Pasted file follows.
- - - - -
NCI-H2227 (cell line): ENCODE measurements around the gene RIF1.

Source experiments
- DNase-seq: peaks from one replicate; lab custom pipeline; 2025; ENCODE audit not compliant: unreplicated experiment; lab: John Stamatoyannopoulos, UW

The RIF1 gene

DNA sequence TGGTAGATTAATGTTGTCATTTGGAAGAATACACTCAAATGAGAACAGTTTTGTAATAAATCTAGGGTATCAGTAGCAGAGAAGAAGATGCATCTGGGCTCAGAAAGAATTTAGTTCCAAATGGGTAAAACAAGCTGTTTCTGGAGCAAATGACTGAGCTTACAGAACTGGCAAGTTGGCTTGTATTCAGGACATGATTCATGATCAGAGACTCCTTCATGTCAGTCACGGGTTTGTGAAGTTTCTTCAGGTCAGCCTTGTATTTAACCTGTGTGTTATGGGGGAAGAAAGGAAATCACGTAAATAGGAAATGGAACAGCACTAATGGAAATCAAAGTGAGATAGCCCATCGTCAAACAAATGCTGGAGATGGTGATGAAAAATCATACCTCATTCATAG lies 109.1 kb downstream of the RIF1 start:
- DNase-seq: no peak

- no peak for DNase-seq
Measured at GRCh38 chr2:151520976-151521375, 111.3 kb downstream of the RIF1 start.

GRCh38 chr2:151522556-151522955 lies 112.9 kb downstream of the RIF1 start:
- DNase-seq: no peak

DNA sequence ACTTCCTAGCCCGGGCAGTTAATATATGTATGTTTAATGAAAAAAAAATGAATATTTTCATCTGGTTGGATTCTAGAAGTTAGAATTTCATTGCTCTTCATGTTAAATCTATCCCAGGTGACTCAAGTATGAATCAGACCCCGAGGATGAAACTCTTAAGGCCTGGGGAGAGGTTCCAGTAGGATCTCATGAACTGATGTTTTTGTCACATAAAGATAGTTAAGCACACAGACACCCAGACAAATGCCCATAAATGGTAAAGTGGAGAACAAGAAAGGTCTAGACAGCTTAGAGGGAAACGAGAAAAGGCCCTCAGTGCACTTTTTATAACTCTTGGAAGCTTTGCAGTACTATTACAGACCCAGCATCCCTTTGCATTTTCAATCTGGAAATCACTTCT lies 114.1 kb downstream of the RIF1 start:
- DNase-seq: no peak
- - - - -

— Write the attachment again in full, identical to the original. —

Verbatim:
NCI-H2227 (cell line): ENCODE measurements around the gene RIF1.

Source experiments
- DNase-seq: peaks from one replicate; lab custom pipeline; 2025; ENCODE audit not compliant: unreplicated experiment; lab: John Stamatoyannopoulos, UW

The RIF1 gene

DNA sequence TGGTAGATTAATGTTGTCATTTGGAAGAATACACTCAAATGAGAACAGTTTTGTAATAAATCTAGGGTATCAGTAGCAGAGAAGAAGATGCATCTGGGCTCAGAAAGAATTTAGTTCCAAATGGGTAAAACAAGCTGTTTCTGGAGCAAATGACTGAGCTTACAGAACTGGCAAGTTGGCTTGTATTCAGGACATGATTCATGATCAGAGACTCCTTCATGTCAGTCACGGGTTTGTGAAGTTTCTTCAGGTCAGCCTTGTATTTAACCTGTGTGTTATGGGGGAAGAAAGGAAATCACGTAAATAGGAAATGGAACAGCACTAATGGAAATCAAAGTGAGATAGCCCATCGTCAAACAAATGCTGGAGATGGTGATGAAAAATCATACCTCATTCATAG lies 109.1 kb downstream of the RIF1 start:
- DNase-seq: no peak

- no peak for DNase-seq
Measured at GRCh38 chr2:151520976-151521375, 111.3 kb downstream of the RIF1 start.

GRCh38 chr2:151522556-151522955 lies 112.9 kb downstream of the RIF1 start:
- DNase-seq: no peak

DNA sequence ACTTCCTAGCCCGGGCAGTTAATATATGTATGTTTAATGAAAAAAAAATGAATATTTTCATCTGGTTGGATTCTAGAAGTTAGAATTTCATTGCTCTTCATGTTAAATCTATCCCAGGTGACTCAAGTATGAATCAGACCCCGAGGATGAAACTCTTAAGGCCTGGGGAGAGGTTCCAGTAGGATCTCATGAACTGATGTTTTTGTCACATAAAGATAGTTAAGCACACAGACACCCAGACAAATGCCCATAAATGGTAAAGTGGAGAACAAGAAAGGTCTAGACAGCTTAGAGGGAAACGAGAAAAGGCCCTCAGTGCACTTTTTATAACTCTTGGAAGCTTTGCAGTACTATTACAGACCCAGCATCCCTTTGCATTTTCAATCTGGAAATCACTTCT lies 114.1 kb downstream of the RIF1 start:
- DNase-seq: no peak